AB028. Mesenchymal stem cells repair retinal vascular damage in retinopathy of prematurity mouse model
Retina and Posterior Segment

AB028. Mesenchymal stem cells repair retinal vascular damage in retinopathy of prematurity mouse model

Baraa Noueihed1,2, Jose Carlos Rivera2, Sylvain Chemtob1,2,3,4,5,6

1Department of Pharmacology, McGill University, Montréal, QC, Canada; 2Research Center Hôpital Maisonneuve-Rosemont, 3Research Center CHU Sainte-Justine, 4Department of Pharmacology, 5Department of Ophthalmology, 6Department of Pediatrics, Université de Montréal, Montréal, QC, Canada


Background: Retinopathy of prematurity is a leading cause of visual impairment and blindness in infants. Exposure of premature babies to the hyperoxic extrauterine environment leads to vaso-obliteration (VO), followed by ischemia, and subsequently pathological intravitreal neovascularization (NV) in the immature retina. Current treatments target only aberrant intravitreal vessel growth without repopulating the avascular regions of the retina. Thus, there is a dire need of new therapies that arrest pathological NV and promote normal retinal revascularization. Mesenchymal stem cells (MSCs) have shown the ability to migrate to the damaged tissue in different animal models and enhance vascularization. We, therefore, investigated whether MSCs can promote vascular repair in a mouse model of ROP.

Methods: Oxygen-induced retinopathy (OIR) model was used herein. Postnatal day 7 (P7) mice were subjected to 75% O2 until P12 to induce VO followed by 5 days of room air leading to NV. Compact bone-derived MSCs were isolated from adult C57BL/6 mice and cultured either in hypoxia (5% O2) or normoxia (21% O2). Conditioned media (CM) was collected 24 hours later and injected intravitreally in P12 OIR retinas to assess vascular repair. To determine possible factors involved in MSC-induced revascularization, gene expression analysis was performed on P17 OIR retinas. In vitro, we investigated the effect of MSC-CM on microglial polarization using quantitative PCR and flow cytometry.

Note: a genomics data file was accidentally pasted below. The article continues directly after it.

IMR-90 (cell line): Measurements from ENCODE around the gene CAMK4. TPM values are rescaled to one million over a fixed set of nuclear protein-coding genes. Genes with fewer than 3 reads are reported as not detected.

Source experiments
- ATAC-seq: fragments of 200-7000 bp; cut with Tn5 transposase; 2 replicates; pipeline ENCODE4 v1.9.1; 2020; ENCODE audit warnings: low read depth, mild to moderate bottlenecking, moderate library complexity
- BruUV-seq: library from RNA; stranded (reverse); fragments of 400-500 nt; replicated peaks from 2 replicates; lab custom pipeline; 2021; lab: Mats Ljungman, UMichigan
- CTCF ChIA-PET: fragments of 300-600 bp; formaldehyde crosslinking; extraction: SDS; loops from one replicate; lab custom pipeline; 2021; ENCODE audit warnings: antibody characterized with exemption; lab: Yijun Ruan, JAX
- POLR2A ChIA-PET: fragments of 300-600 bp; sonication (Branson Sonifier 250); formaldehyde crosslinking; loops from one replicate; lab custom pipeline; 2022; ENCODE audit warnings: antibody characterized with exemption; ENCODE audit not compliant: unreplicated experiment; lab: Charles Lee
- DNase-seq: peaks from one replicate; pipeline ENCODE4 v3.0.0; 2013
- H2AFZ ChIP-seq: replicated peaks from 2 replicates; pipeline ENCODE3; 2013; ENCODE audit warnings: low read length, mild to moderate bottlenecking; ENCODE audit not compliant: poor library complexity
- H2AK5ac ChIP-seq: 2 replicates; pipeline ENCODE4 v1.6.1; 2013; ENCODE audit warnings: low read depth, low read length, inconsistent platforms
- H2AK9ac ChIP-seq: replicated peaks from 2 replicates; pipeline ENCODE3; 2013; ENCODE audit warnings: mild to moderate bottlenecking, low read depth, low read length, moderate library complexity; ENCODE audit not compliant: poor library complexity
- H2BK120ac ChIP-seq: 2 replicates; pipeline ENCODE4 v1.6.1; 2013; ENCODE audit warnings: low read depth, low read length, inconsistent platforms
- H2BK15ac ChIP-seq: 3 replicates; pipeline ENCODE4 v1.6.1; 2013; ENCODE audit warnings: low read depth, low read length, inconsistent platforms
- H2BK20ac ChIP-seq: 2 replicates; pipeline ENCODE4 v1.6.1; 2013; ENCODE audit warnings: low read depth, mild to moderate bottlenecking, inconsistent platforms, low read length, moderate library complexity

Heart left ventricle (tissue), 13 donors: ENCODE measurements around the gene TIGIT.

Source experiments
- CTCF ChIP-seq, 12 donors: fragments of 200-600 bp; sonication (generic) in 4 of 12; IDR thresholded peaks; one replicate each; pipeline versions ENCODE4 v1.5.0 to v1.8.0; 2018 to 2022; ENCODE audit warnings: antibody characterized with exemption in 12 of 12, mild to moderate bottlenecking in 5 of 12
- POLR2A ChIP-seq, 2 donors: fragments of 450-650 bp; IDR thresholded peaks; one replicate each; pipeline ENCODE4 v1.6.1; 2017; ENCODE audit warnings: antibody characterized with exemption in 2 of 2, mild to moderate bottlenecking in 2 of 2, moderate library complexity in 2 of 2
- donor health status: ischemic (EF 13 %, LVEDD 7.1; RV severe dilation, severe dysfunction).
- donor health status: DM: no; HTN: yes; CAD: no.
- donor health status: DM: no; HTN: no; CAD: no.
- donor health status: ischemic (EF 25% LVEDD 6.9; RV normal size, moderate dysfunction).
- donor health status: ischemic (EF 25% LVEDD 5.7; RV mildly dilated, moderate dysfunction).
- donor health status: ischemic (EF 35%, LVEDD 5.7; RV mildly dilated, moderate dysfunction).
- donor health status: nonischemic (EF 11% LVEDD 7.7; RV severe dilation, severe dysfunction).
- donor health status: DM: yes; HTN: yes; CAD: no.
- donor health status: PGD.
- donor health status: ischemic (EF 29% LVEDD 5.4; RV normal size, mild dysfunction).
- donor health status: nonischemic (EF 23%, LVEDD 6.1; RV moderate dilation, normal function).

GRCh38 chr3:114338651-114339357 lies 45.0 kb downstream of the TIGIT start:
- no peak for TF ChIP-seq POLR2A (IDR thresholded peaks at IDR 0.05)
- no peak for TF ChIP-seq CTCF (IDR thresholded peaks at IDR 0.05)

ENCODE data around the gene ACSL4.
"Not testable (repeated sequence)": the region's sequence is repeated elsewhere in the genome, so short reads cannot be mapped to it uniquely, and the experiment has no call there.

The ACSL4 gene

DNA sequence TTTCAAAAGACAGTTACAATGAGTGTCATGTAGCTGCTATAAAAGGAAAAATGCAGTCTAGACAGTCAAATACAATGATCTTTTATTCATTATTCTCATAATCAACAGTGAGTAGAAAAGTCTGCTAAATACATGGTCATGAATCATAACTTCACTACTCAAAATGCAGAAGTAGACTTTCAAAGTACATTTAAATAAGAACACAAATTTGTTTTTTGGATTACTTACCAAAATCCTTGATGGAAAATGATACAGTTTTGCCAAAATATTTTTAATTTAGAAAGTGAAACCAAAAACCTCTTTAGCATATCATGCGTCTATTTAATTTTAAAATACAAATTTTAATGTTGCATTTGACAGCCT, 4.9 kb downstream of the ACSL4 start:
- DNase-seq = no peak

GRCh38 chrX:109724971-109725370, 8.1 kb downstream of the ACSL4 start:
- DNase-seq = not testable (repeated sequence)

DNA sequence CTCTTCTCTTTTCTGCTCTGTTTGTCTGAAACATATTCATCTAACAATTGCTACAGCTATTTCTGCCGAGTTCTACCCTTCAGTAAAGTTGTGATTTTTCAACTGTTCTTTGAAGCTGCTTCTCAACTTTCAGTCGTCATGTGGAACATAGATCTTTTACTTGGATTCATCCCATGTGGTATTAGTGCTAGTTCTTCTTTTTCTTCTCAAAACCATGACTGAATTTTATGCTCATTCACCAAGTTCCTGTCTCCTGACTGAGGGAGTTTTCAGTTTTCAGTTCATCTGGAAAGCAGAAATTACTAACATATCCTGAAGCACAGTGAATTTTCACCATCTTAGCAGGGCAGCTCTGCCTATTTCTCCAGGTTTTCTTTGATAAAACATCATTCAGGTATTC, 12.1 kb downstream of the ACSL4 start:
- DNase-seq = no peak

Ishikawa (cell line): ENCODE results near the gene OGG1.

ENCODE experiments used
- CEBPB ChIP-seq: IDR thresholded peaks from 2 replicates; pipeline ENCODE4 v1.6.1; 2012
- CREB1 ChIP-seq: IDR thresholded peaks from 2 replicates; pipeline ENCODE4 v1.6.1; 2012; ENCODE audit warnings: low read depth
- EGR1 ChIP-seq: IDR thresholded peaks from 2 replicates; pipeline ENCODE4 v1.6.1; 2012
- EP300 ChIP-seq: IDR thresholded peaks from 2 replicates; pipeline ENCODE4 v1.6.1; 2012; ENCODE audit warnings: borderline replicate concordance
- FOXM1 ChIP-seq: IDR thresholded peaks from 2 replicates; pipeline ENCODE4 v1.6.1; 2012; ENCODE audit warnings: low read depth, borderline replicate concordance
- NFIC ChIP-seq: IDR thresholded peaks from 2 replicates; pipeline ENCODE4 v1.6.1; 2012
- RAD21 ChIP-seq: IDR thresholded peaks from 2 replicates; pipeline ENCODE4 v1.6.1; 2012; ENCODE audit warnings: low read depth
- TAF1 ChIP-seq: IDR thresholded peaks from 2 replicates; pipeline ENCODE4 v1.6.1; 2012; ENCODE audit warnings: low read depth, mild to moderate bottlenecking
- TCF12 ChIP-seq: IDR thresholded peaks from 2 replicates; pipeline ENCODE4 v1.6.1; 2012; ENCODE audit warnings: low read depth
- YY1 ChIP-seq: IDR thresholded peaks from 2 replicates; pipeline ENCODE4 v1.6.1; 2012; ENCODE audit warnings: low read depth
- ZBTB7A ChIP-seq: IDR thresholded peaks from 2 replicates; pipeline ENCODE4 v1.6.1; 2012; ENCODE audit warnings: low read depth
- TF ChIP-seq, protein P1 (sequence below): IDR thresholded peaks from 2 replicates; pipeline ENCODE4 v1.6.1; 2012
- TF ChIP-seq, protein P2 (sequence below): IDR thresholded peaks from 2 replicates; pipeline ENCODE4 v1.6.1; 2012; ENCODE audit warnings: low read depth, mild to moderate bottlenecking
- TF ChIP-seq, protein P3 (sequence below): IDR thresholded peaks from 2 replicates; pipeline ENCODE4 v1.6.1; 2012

Results: Hypoxic MSC-CM significantly (P<0.01) decreased both VO and NV areas in comparison to the normoxic counterpart. Levels of IGF-1 and VEGF were significantly high in MSC-injected OIR retinas. Moreover, gene expression levels of pro-inflammatory cytokines (IL-1β, TNFα) dropped whereas levels of anti-inflammatory cytokines (IL-10, IL-4) increased. Treatment of pro-inflammatory M1 microglia with MSC-CM decreased the gene expression of IL-1β and TNFα, and iNOS (M1 marker) at the transcript and protein levels.

Conclusions: In this study, we demonstrated that MSCs promote healthy vessel growth in OIR retinas via a paracrine fashion by regulating expression of angiogenic factors and modulating inflammation.

Keywords: Optokinetics; visual evoked potentials; Nogo-A; 11C7


doi: 10.21037/aes.2018.AB028
Cite this abstract as: Noueihed B, Rivera JC, Chemtob S. Mesenchymal stem cells repair retinal vascular damage in retinopathy of prematurity mouse model. Ann Eye Sci 2018;3:AB028.